Sunday was an unusual day for us. John had arranged for us to visit three churches that were having services that day. These were and Anglican Church, a Catholic Church and a Pentecostal Church. Vibrant music and singing by choirs and the congregations were the order of the day. These rural families have a great devotion to their religious practices and it givesthem meaning and purpose to their lives. Both Ursula and I addressed all three congregations, introduced ourselves, and told them the purpose of our visit. We made donations to all three Churches and said we would be around the village until later in the week and they were most welcome to meet them. We explained that we were not representatives of a Non-Governmental Organisation (NGO) and that we wanted to gift support to families and to schools who needed support. There are 30 different languages spoken in Uganda and John told us that he was able to communicate in 18 of those languages, hence he was in big demand to provide training in Farming methods and other areas of activity of a number of Charities.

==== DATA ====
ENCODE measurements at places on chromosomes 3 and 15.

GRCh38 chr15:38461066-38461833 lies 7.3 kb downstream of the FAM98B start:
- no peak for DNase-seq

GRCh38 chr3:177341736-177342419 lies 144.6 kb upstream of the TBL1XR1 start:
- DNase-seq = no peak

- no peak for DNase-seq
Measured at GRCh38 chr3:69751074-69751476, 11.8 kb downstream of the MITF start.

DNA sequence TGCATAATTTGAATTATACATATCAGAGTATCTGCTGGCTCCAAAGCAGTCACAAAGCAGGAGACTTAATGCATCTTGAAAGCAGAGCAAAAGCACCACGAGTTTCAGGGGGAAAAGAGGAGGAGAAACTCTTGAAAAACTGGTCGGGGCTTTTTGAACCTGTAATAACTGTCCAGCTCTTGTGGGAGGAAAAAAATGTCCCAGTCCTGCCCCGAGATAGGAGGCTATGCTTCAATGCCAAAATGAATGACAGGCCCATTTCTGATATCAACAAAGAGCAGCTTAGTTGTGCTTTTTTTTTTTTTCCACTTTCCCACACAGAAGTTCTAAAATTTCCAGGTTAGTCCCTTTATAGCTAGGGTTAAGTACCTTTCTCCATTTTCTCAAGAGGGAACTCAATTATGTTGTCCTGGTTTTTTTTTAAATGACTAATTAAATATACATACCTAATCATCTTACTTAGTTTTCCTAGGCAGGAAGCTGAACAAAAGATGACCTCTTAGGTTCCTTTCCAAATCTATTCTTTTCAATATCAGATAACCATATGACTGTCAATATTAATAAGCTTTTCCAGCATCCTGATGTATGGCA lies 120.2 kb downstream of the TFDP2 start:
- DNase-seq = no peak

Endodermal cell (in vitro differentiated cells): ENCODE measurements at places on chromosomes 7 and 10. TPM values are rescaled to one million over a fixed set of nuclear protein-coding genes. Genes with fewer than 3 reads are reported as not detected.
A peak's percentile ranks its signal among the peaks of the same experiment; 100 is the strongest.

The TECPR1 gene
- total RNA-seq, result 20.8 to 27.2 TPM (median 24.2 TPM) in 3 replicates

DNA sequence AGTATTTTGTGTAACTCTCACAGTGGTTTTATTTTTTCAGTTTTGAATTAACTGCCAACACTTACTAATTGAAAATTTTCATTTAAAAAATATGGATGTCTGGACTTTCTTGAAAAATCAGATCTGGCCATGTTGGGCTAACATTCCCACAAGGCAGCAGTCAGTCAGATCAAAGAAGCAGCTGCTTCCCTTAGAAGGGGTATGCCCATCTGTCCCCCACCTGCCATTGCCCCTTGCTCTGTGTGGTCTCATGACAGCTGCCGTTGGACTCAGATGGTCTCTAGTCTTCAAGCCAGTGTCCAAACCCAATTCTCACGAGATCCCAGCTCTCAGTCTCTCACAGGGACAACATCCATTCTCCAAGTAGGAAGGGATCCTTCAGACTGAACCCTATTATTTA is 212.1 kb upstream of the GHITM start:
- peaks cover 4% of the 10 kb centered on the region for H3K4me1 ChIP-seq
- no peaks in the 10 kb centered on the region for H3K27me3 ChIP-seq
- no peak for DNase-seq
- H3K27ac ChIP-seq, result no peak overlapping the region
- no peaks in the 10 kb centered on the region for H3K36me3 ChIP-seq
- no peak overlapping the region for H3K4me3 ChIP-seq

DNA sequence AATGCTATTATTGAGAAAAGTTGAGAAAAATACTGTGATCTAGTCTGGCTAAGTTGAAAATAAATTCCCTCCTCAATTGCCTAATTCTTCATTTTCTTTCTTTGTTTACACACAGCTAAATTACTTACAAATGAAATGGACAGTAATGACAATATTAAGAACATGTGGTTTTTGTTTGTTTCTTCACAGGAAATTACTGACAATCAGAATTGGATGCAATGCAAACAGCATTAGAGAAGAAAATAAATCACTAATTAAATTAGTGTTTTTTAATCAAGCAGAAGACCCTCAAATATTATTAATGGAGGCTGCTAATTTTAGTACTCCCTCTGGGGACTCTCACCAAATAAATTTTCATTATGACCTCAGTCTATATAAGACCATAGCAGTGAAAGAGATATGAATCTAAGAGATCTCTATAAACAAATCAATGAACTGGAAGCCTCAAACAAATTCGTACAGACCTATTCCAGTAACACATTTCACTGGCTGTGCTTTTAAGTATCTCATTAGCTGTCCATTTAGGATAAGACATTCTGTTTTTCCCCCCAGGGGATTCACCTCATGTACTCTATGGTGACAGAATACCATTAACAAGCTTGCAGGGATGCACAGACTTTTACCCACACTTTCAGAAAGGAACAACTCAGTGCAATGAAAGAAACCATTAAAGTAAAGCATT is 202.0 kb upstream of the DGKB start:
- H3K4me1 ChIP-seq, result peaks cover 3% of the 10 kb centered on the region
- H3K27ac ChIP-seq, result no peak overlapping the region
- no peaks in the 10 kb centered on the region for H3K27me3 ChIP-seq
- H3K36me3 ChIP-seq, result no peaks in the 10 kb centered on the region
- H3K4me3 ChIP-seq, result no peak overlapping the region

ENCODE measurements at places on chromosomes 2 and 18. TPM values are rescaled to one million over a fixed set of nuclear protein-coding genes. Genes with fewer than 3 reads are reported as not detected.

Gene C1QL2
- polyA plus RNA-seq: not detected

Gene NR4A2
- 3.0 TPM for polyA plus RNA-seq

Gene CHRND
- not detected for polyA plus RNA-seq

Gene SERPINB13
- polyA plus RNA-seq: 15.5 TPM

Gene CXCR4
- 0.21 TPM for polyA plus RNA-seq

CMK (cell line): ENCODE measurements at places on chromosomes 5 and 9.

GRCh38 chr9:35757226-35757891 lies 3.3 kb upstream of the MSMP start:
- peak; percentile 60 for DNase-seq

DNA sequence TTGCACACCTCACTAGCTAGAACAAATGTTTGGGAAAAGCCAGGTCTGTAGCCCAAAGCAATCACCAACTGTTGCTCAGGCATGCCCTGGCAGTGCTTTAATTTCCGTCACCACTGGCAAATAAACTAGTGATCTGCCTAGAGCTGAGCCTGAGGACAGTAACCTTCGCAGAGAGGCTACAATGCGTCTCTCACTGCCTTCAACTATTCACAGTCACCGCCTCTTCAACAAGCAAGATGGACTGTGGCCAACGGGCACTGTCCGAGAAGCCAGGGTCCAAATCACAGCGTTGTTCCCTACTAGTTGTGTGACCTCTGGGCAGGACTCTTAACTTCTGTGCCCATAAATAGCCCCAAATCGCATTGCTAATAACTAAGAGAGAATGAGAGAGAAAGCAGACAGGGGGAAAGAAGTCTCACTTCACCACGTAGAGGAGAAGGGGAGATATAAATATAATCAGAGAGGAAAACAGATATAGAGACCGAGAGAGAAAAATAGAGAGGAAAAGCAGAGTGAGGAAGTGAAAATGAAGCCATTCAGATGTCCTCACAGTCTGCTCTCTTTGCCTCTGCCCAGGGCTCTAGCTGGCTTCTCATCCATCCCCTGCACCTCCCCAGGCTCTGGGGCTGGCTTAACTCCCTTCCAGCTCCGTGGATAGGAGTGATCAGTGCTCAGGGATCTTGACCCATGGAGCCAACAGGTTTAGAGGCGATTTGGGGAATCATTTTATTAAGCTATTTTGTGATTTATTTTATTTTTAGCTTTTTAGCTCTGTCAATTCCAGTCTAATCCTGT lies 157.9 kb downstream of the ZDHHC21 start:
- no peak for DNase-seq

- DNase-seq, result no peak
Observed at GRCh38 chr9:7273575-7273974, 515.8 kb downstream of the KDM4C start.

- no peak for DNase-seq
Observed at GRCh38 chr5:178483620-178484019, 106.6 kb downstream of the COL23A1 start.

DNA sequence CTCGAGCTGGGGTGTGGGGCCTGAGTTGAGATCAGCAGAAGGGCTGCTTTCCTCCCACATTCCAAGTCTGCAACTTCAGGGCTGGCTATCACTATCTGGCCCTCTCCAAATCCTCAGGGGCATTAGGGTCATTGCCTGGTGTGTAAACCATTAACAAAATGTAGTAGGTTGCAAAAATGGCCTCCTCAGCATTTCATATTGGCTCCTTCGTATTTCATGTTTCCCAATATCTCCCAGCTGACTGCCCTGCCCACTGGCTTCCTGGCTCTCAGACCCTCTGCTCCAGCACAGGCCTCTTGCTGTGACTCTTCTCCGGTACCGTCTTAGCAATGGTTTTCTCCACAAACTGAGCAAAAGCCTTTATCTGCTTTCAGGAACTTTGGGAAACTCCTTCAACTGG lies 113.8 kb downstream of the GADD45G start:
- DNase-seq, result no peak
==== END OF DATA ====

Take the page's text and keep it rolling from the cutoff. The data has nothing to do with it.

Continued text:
Then it was back to the official opening of John’s house. There was a walk led by a couple of Pastors all around the outside of the house as we sang hymns and then the official cutting of the tape and the subsequent ceremony conducted inside the house by them. This involved various readings from the Gospels and reflections on them, all carried out in a language we didn’t understand, probably Swahili. English is the official language of Uganda and now English is taught in the Primary Schools. A cake was then cut and distributed to all inside the house and those sitting patiently outside. There were many mothers and children participating in the cooking and eating outside with just a few men being there. Polygamous relationships are still a part of life for some families and in many cases the women have to take over 100% the care of their children. We gave out balloons to the children and they had great fun blowing them up and chasing them around the garden. Despite the very poor circumstances of mothers and children they all have such happy dispositions in the midst of such adversity.